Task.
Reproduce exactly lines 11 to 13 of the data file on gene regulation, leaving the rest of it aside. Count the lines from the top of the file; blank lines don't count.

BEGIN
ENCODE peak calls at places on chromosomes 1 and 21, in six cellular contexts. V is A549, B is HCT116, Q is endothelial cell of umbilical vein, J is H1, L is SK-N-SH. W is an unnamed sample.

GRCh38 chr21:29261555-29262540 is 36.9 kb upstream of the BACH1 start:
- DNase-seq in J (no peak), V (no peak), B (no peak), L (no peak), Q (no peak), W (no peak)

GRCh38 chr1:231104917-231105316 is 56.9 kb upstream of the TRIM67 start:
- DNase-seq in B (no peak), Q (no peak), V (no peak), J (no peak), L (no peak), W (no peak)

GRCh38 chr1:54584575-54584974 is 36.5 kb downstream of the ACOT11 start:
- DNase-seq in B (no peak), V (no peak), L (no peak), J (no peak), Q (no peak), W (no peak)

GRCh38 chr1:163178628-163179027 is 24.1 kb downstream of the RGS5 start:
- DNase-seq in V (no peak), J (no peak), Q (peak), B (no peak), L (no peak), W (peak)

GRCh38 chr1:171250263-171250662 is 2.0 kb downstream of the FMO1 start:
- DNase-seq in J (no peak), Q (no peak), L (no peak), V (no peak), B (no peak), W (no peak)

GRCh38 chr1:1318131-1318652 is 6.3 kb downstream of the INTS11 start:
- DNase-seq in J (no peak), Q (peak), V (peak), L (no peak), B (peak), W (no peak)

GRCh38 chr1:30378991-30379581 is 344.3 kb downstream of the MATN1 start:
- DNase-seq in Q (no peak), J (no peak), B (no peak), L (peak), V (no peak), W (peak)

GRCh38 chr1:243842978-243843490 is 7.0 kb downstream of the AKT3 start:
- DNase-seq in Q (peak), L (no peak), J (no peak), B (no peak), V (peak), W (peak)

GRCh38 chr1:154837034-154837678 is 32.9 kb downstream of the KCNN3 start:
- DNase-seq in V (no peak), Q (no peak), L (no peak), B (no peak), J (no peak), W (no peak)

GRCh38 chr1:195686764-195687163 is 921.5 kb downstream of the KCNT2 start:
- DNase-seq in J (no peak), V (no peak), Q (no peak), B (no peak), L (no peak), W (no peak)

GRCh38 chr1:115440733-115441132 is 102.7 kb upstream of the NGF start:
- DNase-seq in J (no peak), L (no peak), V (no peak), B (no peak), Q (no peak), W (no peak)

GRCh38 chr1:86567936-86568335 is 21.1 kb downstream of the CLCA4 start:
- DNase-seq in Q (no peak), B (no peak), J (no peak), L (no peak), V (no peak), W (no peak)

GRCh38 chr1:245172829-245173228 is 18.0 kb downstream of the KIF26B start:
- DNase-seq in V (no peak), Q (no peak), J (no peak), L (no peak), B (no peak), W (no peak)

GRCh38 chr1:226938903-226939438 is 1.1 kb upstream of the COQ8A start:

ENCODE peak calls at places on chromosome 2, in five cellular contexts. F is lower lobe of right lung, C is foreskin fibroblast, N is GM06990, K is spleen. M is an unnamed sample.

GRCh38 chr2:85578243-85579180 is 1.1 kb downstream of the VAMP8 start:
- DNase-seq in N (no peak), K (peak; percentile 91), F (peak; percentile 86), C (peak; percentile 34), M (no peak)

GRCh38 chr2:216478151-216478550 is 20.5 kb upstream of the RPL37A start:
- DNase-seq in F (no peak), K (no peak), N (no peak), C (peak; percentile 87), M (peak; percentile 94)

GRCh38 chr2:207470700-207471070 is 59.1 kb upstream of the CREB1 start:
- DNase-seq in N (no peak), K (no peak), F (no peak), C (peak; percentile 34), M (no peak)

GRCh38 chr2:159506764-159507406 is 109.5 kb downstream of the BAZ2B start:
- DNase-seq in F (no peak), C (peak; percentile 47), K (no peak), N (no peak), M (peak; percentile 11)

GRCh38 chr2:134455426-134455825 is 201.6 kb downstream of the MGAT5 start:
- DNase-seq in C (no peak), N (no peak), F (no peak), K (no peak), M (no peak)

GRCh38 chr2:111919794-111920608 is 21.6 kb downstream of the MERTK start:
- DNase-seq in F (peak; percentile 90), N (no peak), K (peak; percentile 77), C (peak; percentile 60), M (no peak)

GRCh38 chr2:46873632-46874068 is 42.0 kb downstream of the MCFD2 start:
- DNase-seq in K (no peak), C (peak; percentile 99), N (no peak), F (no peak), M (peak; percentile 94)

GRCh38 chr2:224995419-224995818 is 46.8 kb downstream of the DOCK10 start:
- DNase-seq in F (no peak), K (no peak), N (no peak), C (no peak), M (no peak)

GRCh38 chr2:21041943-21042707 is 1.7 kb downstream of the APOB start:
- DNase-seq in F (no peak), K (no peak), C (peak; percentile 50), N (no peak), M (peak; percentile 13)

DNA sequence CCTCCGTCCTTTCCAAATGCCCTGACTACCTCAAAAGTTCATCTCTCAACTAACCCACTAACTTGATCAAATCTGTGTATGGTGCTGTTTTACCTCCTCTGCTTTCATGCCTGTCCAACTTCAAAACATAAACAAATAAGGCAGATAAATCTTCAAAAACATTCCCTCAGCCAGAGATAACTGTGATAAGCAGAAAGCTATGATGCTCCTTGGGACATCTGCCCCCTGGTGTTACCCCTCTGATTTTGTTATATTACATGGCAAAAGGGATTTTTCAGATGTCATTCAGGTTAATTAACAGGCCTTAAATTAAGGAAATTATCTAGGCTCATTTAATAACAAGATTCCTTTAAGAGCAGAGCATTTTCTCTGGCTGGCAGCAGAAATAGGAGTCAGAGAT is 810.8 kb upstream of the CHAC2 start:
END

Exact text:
- DNase-seq in J (no peak), Q (no peak), L (no peak), V (no peak), B (no peak), W (no peak)

GRCh38 chr1:1318131-1318652 is 6.3 kb downstream of the INTS11 start:
- DNase-seq in J (no peak), Q (peak), V (peak), L (no peak), B (peak), W (no peak)